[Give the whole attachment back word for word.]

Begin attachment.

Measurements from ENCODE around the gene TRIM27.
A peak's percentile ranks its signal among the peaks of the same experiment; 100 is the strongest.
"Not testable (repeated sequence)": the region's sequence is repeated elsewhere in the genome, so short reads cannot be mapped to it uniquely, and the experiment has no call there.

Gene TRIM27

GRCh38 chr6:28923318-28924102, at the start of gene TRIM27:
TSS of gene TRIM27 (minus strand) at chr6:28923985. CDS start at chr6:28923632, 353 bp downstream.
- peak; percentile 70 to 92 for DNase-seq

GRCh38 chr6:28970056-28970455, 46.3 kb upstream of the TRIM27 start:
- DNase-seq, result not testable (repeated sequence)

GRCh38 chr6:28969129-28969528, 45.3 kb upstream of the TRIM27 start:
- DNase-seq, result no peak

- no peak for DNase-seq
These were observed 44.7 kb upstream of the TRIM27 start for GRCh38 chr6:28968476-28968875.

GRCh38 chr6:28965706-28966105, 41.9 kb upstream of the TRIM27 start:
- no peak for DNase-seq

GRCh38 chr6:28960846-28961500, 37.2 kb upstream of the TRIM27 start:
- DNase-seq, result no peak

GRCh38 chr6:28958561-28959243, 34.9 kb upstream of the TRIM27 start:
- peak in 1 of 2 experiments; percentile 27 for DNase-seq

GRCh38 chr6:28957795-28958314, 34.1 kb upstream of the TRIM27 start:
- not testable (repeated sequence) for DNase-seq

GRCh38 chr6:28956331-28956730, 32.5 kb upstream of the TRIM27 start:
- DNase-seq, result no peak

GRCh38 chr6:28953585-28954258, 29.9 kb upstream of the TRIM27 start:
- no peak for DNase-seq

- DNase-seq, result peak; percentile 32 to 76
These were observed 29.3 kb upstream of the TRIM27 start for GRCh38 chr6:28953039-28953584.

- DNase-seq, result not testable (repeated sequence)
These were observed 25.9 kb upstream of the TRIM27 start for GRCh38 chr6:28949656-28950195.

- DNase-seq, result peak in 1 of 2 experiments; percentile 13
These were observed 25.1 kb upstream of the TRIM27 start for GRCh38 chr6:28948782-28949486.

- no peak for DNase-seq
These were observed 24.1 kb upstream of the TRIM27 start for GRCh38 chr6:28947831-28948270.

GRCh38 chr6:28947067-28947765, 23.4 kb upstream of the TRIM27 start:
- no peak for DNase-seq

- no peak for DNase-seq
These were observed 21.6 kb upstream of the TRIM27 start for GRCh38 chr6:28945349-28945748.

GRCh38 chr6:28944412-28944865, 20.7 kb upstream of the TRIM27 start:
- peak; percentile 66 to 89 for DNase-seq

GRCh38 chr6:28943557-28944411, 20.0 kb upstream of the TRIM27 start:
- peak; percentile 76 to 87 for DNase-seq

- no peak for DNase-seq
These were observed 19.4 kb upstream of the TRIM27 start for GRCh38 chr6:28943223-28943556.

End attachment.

Measurements from ENCODE around the gene TRIM27.
A peak's percentile ranks its signal among the peaks of the same experiment; 100 is the strongest.
"Not testable (repeated sequence)": the region's sequence is repeated elsewhere in the genome, so short reads cannot be mapped to it uniquely, and the experiment has no call there.

Gene TRIM27

GRCh38 chr6:28923318-28924102, at the start of gene TRIM27:
TSS of gene TRIM27 (minus strand) at chr6:28923985. CDS start at chr6:28923632, 353 bp downstream.
- peak; percentile 70 to 92 for DNase-seq

GRCh38 chr6:28970056-28970455, 46.3 kb upstream of the TRIM27 start:
- DNase-seq, result not testable (repeated sequence)

GRCh38 chr6:28969129-28969528, 45.3 kb upstream of the TRIM27 start:
- DNase-seq, result no peak

- no peak for DNase-seq
These were observed 44.7 kb upstream of the TRIM27 start for GRCh38 chr6:28968476-28968875.

GRCh38 chr6:28965706-28966105, 41.9 kb upstream of the TRIM27 start:
- no peak for DNase-seq

GRCh38 chr6:28960846-28961500, 37.2 kb upstream of the TRIM27 start:
- DNase-seq, result no peak

GRCh38 chr6:28958561-28959243, 34.9 kb upstream of the TRIM27 start:
- peak in 1 of 2 experiments; percentile 27 for DNase-seq

GRCh38 chr6:28957795-28958314, 34.1 kb upstream of the TRIM27 start:
- not testable (repeated sequence) for DNase-seq

GRCh38 chr6:28956331-28956730, 32.5 kb upstream of the TRIM27 start:
- DNase-seq, result no peak

GRCh38 chr6:28953585-28954258, 29.9 kb upstream of the TRIM27 start:
- no peak for DNase-seq

- DNase-seq, result peak; percentile 32 to 76
These were observed 29.3 kb upstream of the TRIM27 start for GRCh38 chr6:28953039-28953584.

- DNase-seq, result not testable (repeated sequence)
These were observed 25.9 kb upstream of the TRIM27 start for GRCh38 chr6:28949656-28950195.

- DNase-seq, result peak in 1 of 2 experiments; percentile 13
These were observed 25.1 kb upstream of the TRIM27 start for GRCh38 chr6:28948782-28949486.

- no peak for DNase-seq
These were observed 24.1 kb upstream of the TRIM27 start for GRCh38 chr6:28947831-28948270.

GRCh38 chr6:28947067-28947765, 23.4 kb upstream of the TRIM27 start:
- no peak for DNase-seq

- no peak for DNase-seq
These were observed 21.6 kb upstream of the TRIM27 start for GRCh38 chr6:28945349-28945748.

GRCh38 chr6:28944412-28944865, 20.7 kb upstream of the TRIM27 start:
- peak; percentile 66 to 89 for DNase-seq

GRCh38 chr6:28943557-28944411, 20.0 kb upstream of the TRIM27 start:
- peak; percentile 76 to 87 for DNase-seq

- no peak for DNase-seq
These were observed 19.4 kb upstream of the TRIM27 start for GRCh38 chr6:28943223-28943556.